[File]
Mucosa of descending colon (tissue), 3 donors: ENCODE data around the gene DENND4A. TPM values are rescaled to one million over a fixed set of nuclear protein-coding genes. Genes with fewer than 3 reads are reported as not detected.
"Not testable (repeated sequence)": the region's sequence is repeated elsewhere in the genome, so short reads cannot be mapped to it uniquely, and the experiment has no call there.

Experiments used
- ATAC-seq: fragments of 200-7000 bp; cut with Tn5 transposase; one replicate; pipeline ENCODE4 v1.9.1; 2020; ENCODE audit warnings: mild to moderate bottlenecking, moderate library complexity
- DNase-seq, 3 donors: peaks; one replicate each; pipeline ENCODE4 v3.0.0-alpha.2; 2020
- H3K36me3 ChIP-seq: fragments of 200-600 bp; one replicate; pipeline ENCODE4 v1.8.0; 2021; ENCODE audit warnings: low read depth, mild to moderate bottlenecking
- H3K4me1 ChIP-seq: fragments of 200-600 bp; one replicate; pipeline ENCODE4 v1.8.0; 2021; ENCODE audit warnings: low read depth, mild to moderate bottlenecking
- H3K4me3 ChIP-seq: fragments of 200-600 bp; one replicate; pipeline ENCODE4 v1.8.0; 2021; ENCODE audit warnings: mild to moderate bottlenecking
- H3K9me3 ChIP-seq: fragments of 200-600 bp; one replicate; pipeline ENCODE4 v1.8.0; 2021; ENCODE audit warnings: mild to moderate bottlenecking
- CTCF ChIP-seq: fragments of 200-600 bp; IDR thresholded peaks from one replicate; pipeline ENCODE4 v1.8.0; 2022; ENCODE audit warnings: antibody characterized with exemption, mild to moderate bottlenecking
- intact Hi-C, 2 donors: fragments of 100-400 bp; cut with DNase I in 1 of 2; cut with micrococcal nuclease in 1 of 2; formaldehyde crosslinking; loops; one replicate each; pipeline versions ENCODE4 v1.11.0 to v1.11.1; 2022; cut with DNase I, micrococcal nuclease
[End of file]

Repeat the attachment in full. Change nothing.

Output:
Mucosa of descending colon (tissue), 3 donors: ENCODE data around the gene DENND4A. TPM values are rescaled to one million over a fixed set of nuclear protein-coding genes. Genes with fewer than 3 reads are reported as not detected.
"Not testable (repeated sequence)": the region's sequence is repeated elsewhere in the genome, so short reads cannot be mapped to it uniquely, and the experiment has no call there.

Experiments used
- ATAC-seq: fragments of 200-7000 bp; cut with Tn5 transposase; one replicate; pipeline ENCODE4 v1.9.1; 2020; ENCODE audit warnings: mild to moderate bottlenecking, moderate library complexity
- DNase-seq, 3 donors: peaks; one replicate each; pipeline ENCODE4 v3.0.0-alpha.2; 2020
- H3K36me3 ChIP-seq: fragments of 200-600 bp; one replicate; pipeline ENCODE4 v1.8.0; 2021; ENCODE audit warnings: low read depth, mild to moderate bottlenecking
- H3K4me1 ChIP-seq: fragments of 200-600 bp; one replicate; pipeline ENCODE4 v1.8.0; 2021; ENCODE audit warnings: low read depth, mild to moderate bottlenecking
- H3K4me3 ChIP-seq: fragments of 200-600 bp; one replicate; pipeline ENCODE4 v1.8.0; 2021; ENCODE audit warnings: mild to moderate bottlenecking
- H3K9me3 ChIP-seq: fragments of 200-600 bp; one replicate; pipeline ENCODE4 v1.8.0; 2021; ENCODE audit warnings: mild to moderate bottlenecking
- CTCF ChIP-seq: fragments of 200-600 bp; IDR thresholded peaks from one replicate; pipeline ENCODE4 v1.8.0; 2022; ENCODE audit warnings: antibody characterized with exemption, mild to moderate bottlenecking
- intact Hi-C, 2 donors: fragments of 100-400 bp; cut with DNase I in 1 of 2; cut with micrococcal nuclease in 1 of 2; formaldehyde crosslinking; loops; one replicate each; pipeline versions ENCODE4 v1.11.0 to v1.11.1; 2022; cut with DNase I, micrococcal nuclease